Singapore as a gateway to opportunities

Singapore as a gateway to opportunities

This article was first published in the September-October issue of Asian Oil & Gas.

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Singapore positioned in the epicenter of Asia Pacific plays a prominent role in the region’s energy ecosystem.

For it to continue attracting foreign investments across Asia, opportunities to enhance the nation’s value creation throughout the region must be explored.

As a result, KPMG Global Energy Institute conducted a survey in 2013 with energy stakeholders in Singapore to gain their perspectives on key themes shaping the sector. This piece sets to reevaluate the key themes in 2015.

 

Tax policies

In 2013, our survey respondents ranked tax policies as the crucial factor in setting up operations in Singapore.

Energy and Natural Resources (ENR) executives want the government to continually review tax policies to ensure Singapore sustains this competitive advantage.

Singapore’s implementation of the Global Trader Programme(GTP) in 2001 enhanced its reputation as a global commodity trading hub.

Numerous international commodity trading companies, in return for local investment, established trading offices and benefited from comparatively favorable tax rates.

However, regional competitors emerged and in 2011, the GTP found a close rival in Malaysia’s Global Incentives for Trading (GIFT) program.

The scheme targeted investment from petroleum and liquefied natural gas (LNG) companies complementing mega infrastructure projects like Malaysia’s Refinery and Petrochemical Integrated Development (RAPID) project in Pengarang.

Today, Singapore’s tax competitiveness has been challenged by a wave of international tax regulations.

The implications of Base Erosion and Profit Shifting (BEPS) could be far reaching for both Singapore and the trading companies that have or planned to set up here.

Singapore must watch these developments closely and ensure that incentives are in place to encourage the sector to build their trading teams in Singapore.

 

Energy commodity storage capacity

In 2013, over 60% of ENR executives perceived Singapore’s commodity storage capacity as a critical factor in determining the country’s strategic value.

Supported by its strategic location and world-class infrastructure, Singapore ranks second behind Switzerland for physical metals and mineral trade, plus handles approximately 15% of the world’s physical crude oil trading.

The little red dot has been innovative in unlocking new methods of crude storage to enhance the country’s energy security and trading activities.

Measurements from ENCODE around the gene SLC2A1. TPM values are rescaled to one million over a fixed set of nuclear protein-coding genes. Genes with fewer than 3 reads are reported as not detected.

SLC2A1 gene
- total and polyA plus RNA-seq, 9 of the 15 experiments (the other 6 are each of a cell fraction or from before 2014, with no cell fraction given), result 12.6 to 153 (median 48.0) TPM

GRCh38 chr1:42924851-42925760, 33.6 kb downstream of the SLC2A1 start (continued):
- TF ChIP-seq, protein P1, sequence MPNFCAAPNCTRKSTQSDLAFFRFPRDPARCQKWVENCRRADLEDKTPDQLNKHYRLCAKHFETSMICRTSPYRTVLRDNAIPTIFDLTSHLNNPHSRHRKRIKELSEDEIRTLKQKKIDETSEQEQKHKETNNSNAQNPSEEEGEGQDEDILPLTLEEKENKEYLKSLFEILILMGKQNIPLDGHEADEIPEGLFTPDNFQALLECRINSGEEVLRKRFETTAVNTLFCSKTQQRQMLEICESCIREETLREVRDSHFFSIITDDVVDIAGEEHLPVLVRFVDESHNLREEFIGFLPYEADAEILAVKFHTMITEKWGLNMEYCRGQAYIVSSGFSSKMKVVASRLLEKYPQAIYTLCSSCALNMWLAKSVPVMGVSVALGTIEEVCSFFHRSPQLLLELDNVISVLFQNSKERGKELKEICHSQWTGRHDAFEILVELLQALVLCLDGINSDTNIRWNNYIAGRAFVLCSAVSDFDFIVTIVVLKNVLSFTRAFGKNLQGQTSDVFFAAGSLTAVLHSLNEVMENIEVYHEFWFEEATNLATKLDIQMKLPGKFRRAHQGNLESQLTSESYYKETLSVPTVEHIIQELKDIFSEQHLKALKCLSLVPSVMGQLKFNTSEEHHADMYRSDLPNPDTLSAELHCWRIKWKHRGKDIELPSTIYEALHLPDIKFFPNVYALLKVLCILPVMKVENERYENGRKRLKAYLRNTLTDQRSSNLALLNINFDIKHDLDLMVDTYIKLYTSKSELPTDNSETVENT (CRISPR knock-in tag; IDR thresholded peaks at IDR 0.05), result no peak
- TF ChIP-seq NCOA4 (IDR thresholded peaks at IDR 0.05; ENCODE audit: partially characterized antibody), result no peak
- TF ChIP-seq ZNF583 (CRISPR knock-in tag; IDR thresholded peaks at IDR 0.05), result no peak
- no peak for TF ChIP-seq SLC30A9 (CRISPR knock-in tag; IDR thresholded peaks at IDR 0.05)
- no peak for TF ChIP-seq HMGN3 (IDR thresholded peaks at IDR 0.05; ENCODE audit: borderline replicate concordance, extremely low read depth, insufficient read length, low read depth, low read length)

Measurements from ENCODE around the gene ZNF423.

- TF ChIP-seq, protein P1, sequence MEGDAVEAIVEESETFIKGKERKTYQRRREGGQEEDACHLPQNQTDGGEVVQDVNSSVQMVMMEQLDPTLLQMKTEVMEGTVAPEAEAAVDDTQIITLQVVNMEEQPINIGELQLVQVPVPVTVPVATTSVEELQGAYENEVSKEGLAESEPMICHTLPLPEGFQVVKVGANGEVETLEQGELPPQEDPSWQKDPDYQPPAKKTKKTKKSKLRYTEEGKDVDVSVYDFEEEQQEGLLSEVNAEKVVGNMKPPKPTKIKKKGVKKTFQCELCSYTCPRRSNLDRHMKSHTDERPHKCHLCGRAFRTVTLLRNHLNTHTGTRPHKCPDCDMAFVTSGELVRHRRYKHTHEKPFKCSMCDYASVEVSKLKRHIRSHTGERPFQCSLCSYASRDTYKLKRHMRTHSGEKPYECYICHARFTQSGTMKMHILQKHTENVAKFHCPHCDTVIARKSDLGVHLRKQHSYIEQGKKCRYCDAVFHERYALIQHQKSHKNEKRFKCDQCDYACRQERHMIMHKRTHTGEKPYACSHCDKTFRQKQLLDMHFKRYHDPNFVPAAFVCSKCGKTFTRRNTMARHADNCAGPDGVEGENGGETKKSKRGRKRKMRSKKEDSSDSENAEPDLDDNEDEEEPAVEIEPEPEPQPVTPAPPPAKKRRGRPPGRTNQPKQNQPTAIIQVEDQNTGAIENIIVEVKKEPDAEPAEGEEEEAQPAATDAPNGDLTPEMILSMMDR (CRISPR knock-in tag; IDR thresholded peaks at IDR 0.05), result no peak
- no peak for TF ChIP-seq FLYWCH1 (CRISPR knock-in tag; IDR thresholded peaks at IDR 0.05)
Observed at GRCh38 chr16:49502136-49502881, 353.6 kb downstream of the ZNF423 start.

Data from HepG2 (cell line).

In September 2014, Singapore completed the first two of its underground oil storage caverns in Jurong Island, with another three due to be ready by 2016. The five caverns will have total storage capacity of 1.47 Mcm of liquid hydrocarbons.

Moreover, to bolster its ambition of becoming ASEAN’s premier LNG hub, Singapore evolved its LNG infrastructure by constructing a fourth storage tank to increase capacity from 6-11 MTPA.

At 260,000 m3, the new fourth LNG storage tank will be the largest in the world and aims to be completed by 2018.

 

LNG pricing mechanism

The sheer demand growth for LNG over the last decade combined with the flurry of new supply that is due to come online by 2016 has contributed to the gradual transitioning of natural gas from a regional to global commodity.

In 2013, Asian buyers of LNG were paying up to five times that of US Henry prices and three times that of the UK National Balancing Point (NBP).

This is largely because Asian buyers have traditionally used oil indexing for LNG contracts. Although the recent slump in oil price has caused the price differentials to narrow and acute regional differentials remain.

With over 70% of global LNG trade occurring in Asia Pacific, it is little surprise that energy consuming countries are calling for an LNG spot trading market that aligns with the global supply and demand dynamics shaping LNG.

Singapore with its consortium of oil and gas trading capabilities and growing LNG infrastructure remains keen to develop an LNG pricing point.

Yet, there are potential limitations to Singapore’s ambitions. These include a small domestic market and limited supply competition, which acts to restrict liquidity.

 

Talent

The majority of survey respondents rated the maturity level of Singapore’s talent development as only ‘intermediate’.